Jordan Peterson

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Jordan Peterson
Peterson in Dallas, Texas, in June 2018
Jordan Bernt Peterson

(1962-06-12) 12 June 1962 (age 61)
EducationUniversity of Alberta (BA)
McGill University (MA, PhD)
Tammy Roberts (m. 1989)
Scientific career
ThesisPotential psychological markers for the predisposition to alcoholism (1991)
Doctoral advisorRobert O. Pihl

Jordan Bernt Peterson (born June 12, 1962) is a Canadian clinical psychologist and a retired professor of psychology at the University of Toronto.[1] He studies abnormal, social, and personality psychology. He is interested in the psychology of religious and ideological belief.[4] Peterson’s views are generally described as conservative.[5]

Peterson has criticised political correctness,[6] Marxism,[7] and postmodernism.[8] Peterson has said "the climate change thing for me is a contentious issue, because you can’t trust the players." However, he does believe climate change to be an issue.[9][10]

Books[change | change source]

Notable research papers[11][change | change source]

  • Self-Deception Explained
  • You can neither remember nor forget what you do not understand
  • Complexity Management Theory: Motivation for Ideological Rigidity and Social Conflict
  • Play and the Regulation of Aggression
  • Three Forms of Meaning and the Management of Complexity
  • The Functional Neuroanatomy and Psychopharmacology of Predatory and Defensive Aggression
  • Peacemaking among higher-order primates
  • Neuropsychology of Motivation for Group Aggression and Mythology

Movies[change | change source]

References[change | change source]

  1. 1.0 1.1 "Jordan B Peterson". ResearchGate. Archived from the original on 12 November 2017. Retrieved 11 November 2017.
  2. Jordan Peterson (1999). "Preface: Descensus ad Infernos". Maps of Meaning. Routledge. p. xvii. ISBN 978-0415922227. I read something by Carl Jung, at about this time, that helped me understand what I was experiencing. It was Jung who formulated the concept of persona: the mask that "feigned individuality." Adoption of such a mask, according to Jung, allowed each of us- and those around us - to believe that we were authentic. Jung said...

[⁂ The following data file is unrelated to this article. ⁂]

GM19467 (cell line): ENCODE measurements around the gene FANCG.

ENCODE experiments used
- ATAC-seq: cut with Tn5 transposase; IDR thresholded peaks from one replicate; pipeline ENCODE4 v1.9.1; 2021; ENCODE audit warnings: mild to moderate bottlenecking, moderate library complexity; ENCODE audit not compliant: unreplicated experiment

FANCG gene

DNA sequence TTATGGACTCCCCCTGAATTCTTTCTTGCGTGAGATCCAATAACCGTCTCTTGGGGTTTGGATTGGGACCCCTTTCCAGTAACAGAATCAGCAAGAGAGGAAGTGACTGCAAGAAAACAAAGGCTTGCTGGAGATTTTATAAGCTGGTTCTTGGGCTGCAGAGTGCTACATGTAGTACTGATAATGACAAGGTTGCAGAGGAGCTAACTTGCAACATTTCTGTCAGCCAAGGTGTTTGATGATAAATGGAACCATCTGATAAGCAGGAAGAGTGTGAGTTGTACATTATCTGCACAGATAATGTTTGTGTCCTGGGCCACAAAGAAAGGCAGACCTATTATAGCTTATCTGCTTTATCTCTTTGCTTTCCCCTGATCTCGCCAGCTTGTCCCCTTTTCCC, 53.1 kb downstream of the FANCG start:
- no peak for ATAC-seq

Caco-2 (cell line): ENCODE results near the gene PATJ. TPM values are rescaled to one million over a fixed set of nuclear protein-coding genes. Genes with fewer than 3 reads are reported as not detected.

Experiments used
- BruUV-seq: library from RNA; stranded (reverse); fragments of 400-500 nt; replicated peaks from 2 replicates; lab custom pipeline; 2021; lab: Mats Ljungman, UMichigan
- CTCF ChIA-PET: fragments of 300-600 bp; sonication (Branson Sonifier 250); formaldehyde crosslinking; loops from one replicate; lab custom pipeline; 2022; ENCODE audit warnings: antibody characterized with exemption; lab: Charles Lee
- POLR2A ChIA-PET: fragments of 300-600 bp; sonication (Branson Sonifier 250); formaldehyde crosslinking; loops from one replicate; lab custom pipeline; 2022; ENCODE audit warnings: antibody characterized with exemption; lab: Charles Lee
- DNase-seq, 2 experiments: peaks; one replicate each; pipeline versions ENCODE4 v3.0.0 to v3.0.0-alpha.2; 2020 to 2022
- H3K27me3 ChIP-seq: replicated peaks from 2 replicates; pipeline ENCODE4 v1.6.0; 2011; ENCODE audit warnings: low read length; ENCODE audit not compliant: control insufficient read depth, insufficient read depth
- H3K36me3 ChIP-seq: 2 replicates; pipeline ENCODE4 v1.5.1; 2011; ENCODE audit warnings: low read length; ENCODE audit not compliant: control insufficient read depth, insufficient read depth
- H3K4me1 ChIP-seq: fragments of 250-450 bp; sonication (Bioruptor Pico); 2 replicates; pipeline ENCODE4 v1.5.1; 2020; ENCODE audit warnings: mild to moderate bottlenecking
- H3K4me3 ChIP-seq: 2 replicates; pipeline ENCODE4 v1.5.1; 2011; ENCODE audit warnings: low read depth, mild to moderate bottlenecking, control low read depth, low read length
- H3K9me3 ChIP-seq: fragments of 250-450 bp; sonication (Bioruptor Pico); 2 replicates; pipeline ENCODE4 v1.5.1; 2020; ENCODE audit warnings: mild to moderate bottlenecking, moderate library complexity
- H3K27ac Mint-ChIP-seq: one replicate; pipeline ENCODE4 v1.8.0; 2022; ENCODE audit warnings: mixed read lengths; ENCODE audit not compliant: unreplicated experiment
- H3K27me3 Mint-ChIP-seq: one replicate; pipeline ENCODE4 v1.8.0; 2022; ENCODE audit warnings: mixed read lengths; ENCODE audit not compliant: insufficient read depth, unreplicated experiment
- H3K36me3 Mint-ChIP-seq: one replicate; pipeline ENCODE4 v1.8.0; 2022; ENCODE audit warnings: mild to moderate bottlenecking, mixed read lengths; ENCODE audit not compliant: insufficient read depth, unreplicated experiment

3. Jordan Peterson (1999). "Preface: Descensus ad Infernos". Maps of Meaning. Routledge. pp. xiii, xiv. ISBN 978-0415922227.
  4. Tucker, Jason; VandenBeukel, Jason (December 1, 2016). "'We're teaching university students lies' – An interview with Dr Jordan Peterson". C2C Journal.
  5. {{cite web}}: Missing or empty |title= (help)
  6. "Jordan Peterson: The right to be politically incorrect". National Post. November 8, 2016. Retrieved December 27, 2018.
  7. "Jordan Peterson, the obscure Canadian psychologist turned right-wing celebrity, explained". Vox. May 21, 2018. Retrieved December 27, 2018.
  8. "Postmodernism: definition and critique (with a few comments on its relationship with Marxism)". Jordan B. Peterson.
  9. Marsh, Sarah (2019-03-20). "Cambridge University rescinds Jordan Peterson invitation". The Guardian. ISSN 0261-3077. Retrieved 2019-06-04.
  10. Callaghan, Greg (April 20, 2018). "Right-winger? Not me, says alt-right darling Jordan Peterson". The Sydney Morning Herald. Retrieved August 2, 2018.
  11. "Jordan Peterson ResearchGate Profile". ResearchGate.
  12. "'The Rise of Jordan Peterson'—A Review". October 14, 2019.
  13. "No Safe Spaces exposes the madness of groupthink". Washington Examiner. November 4, 2019.

Other websites[change | change source]